Also, the committee recommends that the Legislature should add new, more specific alimony guidelines focused on two factors — the length of a marriage and the difference between each party’s income. Those guidelines are arranged in a grid along with suggested durations for alimony payments, creating “a predictable range of outcomes,” documents say.
Seeking greater consistency
For Fleming, those outcomes aren't nearly predictable enough.
He points to wide ranges of possible alimony awards within each category in the committee’s proposed guidelines. That doesn’t ensure consistency from case to case, Fleming argues.
“We were looking for a defined set of guidelines that would clarify this for the judges,” he said.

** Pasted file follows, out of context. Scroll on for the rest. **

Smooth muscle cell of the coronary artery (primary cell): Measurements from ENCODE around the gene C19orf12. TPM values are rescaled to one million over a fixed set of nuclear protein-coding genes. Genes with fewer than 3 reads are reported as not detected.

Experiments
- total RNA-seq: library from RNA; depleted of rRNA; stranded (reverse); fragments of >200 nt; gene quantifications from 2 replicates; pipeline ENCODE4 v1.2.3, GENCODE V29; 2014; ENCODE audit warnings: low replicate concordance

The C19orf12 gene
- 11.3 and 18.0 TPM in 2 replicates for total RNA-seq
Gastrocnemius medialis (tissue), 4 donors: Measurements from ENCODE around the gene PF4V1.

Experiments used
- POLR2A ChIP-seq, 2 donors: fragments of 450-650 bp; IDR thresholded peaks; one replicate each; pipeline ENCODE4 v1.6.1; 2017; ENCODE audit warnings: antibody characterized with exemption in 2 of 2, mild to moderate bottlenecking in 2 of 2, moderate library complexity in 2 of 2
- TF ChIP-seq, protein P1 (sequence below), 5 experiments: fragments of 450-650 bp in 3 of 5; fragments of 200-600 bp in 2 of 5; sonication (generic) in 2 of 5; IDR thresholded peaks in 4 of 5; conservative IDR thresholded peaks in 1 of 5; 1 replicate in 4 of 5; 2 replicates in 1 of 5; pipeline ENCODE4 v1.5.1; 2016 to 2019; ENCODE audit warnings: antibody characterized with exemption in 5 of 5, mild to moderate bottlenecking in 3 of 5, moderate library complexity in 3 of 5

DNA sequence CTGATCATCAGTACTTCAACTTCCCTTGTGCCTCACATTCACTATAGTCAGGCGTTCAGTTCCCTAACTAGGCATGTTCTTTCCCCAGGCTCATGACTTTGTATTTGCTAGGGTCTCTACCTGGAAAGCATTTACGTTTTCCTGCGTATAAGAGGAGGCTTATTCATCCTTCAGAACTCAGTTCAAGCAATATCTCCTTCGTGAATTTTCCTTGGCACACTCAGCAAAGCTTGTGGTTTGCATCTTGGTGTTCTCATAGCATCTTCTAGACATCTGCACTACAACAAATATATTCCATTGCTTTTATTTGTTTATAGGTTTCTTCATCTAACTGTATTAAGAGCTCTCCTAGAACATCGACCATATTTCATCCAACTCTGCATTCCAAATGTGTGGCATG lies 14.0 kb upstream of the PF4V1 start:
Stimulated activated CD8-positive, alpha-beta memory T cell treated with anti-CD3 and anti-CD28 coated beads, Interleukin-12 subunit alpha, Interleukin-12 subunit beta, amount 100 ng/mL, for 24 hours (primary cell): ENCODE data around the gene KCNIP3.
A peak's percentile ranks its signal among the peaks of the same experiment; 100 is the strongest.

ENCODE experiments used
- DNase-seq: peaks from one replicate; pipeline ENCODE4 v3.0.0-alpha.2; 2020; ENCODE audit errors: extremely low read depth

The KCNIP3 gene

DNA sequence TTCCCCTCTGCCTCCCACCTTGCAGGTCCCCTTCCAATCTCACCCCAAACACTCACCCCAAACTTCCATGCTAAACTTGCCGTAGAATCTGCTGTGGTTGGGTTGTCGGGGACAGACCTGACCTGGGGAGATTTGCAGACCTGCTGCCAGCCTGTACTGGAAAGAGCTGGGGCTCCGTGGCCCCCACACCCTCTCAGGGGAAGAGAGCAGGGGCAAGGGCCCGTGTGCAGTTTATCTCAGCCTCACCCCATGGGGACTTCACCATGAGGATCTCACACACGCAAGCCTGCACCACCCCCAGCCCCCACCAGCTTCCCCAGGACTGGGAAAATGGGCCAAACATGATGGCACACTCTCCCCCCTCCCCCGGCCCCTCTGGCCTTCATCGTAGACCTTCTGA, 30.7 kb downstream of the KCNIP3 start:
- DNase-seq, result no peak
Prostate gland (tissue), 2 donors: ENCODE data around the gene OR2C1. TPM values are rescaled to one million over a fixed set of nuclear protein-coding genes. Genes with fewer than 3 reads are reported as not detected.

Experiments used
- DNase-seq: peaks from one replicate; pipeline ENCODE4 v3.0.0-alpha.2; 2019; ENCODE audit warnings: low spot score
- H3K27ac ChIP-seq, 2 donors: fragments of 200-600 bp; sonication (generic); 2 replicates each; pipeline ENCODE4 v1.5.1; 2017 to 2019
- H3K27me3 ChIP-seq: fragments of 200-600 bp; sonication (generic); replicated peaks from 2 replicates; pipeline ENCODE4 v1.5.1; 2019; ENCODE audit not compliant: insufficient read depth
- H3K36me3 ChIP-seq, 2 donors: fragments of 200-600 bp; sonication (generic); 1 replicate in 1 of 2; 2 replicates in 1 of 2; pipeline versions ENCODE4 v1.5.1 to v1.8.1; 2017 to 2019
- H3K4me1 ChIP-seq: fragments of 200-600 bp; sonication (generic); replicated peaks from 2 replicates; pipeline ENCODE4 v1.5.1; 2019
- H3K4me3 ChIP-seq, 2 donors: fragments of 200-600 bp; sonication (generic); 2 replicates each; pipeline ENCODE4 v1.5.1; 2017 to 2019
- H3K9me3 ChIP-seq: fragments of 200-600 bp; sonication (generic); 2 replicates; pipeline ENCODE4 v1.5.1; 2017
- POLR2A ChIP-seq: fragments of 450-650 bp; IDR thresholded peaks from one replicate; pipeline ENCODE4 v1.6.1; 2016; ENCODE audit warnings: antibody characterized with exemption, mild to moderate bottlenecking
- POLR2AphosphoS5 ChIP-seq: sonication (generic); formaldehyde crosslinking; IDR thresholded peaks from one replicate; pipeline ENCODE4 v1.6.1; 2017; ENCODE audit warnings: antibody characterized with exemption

Fleming also pointed out that the committee didn’t address key Vermont Alimony Reform concerns such as a payer’s retirement or change in financial circumstances and a receiver’s remarriage or cohabitation.
Fleming said his organization wanted “a good, open discussion about alimony reform, which really hasn’t happened since probably the late 50s. [But] that didn’t happen.”
The Supreme Court committee’s report, authored by Chief Superior Judge Brian Grearson, rebuts that argument in part by considering a number of alimony circumstances “where guidelines alone would not produce a fair result.”
Furthermore, while the committee reviewed materials submitted by Vermont Alimony Reform, Grearson noted that the reform organization “speaks only from the payers’ perspective.”
“There has been no voice from the recipients’ perspective, which may include those who received alimony and believed the award was fair, or those who received an award they believed was unfair, or those who were ordered to pay alimony and believed it was fair,” Grearson wrote.